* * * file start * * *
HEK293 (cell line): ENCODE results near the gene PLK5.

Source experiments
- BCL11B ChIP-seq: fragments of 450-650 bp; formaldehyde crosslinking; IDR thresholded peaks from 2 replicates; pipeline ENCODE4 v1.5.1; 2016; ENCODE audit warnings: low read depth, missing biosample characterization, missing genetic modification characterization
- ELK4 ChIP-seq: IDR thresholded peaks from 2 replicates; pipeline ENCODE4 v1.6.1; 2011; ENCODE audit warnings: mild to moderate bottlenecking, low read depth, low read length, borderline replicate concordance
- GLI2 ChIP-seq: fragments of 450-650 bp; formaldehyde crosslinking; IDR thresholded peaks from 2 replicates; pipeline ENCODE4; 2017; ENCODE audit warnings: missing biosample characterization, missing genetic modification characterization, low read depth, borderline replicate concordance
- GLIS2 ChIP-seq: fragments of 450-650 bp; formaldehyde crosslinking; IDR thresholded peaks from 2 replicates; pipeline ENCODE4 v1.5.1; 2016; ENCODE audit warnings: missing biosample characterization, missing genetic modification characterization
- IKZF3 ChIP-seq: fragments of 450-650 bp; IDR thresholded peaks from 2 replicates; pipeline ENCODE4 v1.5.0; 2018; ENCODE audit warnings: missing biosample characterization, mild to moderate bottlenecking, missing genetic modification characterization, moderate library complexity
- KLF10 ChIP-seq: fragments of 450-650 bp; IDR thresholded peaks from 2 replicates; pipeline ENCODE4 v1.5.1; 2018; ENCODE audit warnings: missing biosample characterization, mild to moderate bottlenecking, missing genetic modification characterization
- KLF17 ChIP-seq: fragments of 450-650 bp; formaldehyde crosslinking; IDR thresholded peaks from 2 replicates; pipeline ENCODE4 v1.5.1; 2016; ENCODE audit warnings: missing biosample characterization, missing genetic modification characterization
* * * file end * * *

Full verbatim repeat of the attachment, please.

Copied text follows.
HEK293 (cell line): ENCODE results near the gene PLK5.

Source experiments
- BCL11B ChIP-seq: fragments of 450-650 bp; formaldehyde crosslinking; IDR thresholded peaks from 2 replicates; pipeline ENCODE4 v1.5.1; 2016; ENCODE audit warnings: low read depth, missing biosample characterization, missing genetic modification characterization
- ELK4 ChIP-seq: IDR thresholded peaks from 2 replicates; pipeline ENCODE4 v1.6.1; 2011; ENCODE audit warnings: mild to moderate bottlenecking, low read depth, low read length, borderline replicate concordance
- GLI2 ChIP-seq: fragments of 450-650 bp; formaldehyde crosslinking; IDR thresholded peaks from 2 replicates; pipeline ENCODE4; 2017; ENCODE audit warnings: missing biosample characterization, missing genetic modification characterization, low read depth, borderline replicate concordance
- GLIS2 ChIP-seq: fragments of 450-650 bp; formaldehyde crosslinking; IDR thresholded peaks from 2 replicates; pipeline ENCODE4 v1.5.1; 2016; ENCODE audit warnings: missing biosample characterization, missing genetic modification characterization
- IKZF3 ChIP-seq: fragments of 450-650 bp; IDR thresholded peaks from 2 replicates; pipeline ENCODE4 v1.5.0; 2018; ENCODE audit warnings: missing biosample characterization, mild to moderate bottlenecking, missing genetic modification characterization, moderate library complexity
- KLF10 ChIP-seq: fragments of 450-650 bp; IDR thresholded peaks from 2 replicates; pipeline ENCODE4 v1.5.1; 2018; ENCODE audit warnings: missing biosample characterization, mild to moderate bottlenecking, missing genetic modification characterization
- KLF17 ChIP-seq: fragments of 450-650 bp; formaldehyde crosslinking; IDR thresholded peaks from 2 replicates; pipeline ENCODE4 v1.5.1; 2016; ENCODE audit warnings: missing biosample characterization, missing genetic modification characterization